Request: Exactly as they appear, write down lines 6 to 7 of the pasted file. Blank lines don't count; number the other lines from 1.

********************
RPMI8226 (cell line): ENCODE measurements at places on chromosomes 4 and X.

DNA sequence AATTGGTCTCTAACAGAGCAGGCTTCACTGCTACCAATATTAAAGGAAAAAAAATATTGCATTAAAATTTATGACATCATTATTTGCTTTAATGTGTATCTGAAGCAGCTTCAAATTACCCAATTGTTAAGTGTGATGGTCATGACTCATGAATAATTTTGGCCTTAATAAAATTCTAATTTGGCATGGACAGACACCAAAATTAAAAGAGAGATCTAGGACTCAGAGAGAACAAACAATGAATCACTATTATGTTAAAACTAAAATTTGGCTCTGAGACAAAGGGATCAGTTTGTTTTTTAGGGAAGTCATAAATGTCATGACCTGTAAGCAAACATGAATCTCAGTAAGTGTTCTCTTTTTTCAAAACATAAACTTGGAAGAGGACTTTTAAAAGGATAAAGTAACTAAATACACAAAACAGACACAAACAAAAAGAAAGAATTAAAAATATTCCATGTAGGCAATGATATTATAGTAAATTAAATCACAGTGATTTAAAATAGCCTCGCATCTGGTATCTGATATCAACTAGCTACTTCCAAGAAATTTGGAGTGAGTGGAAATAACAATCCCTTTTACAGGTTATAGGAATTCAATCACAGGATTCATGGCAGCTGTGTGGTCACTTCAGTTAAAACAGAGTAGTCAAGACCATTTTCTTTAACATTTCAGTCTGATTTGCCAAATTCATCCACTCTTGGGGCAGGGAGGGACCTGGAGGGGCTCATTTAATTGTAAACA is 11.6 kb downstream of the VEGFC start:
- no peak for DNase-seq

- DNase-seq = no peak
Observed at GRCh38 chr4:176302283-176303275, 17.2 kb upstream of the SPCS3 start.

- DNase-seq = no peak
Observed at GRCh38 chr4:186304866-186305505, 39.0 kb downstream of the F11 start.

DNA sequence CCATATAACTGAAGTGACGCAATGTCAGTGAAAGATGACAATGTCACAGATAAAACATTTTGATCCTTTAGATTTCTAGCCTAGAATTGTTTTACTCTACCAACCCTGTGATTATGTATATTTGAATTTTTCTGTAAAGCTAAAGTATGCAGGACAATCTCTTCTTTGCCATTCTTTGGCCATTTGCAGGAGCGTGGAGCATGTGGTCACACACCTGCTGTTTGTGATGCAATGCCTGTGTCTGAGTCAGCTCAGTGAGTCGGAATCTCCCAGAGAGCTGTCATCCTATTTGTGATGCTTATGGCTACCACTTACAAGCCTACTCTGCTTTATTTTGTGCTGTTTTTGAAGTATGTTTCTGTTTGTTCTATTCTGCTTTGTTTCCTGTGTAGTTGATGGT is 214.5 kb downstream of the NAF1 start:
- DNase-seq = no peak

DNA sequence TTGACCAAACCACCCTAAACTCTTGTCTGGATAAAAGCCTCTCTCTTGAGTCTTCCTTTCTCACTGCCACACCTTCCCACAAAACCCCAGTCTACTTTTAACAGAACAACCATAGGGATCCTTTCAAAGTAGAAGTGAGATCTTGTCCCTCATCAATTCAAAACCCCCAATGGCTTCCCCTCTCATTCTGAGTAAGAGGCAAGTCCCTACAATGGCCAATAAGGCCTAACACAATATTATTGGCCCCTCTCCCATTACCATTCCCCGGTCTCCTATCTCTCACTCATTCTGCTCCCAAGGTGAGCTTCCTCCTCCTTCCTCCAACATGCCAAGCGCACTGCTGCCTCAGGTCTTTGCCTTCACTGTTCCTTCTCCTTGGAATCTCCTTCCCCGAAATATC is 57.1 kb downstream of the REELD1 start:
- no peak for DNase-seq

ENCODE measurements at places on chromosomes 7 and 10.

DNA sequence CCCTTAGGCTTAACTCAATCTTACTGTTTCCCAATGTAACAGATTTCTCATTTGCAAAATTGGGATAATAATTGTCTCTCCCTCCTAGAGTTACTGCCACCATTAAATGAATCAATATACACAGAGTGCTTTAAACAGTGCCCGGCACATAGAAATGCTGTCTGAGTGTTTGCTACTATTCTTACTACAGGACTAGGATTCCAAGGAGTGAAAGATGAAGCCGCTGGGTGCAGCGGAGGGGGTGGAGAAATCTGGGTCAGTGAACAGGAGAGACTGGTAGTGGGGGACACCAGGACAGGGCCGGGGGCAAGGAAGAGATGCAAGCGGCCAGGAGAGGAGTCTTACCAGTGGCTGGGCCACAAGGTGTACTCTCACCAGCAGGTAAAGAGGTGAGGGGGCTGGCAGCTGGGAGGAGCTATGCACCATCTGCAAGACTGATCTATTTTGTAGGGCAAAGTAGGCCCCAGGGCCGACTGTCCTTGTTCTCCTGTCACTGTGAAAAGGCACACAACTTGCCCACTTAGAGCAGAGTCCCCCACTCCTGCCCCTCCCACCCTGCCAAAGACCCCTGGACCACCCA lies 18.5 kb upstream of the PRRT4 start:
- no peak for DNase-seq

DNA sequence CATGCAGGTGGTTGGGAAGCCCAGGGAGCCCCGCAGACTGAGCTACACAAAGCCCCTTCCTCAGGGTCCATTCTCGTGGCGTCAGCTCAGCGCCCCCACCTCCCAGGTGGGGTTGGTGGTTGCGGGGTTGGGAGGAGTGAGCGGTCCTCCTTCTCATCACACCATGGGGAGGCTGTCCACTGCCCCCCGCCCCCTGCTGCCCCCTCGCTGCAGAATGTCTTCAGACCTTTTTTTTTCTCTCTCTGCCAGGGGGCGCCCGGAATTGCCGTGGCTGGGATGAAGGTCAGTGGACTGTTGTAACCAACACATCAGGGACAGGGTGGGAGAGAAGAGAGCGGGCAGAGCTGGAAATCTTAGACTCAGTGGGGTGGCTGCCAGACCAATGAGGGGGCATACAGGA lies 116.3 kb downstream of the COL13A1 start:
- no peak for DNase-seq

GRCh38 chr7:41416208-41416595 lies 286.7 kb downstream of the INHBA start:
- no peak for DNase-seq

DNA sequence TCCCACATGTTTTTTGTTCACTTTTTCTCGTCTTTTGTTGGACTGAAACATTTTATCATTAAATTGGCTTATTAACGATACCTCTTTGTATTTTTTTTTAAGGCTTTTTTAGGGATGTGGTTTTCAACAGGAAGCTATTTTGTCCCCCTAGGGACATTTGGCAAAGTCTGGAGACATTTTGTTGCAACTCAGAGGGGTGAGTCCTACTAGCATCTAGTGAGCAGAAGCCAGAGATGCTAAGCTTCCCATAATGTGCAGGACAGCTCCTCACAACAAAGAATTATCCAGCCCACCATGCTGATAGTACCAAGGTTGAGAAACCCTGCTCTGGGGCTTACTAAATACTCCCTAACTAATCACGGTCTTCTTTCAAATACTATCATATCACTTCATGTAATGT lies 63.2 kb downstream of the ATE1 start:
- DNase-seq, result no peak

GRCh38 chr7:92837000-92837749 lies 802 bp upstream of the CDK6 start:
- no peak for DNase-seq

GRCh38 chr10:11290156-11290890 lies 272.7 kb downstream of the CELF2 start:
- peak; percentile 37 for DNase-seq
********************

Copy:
- DNase-seq = no peak
Observed at GRCh38 chr4:186304866-186305505, 39.0 kb downstream of the F11 start.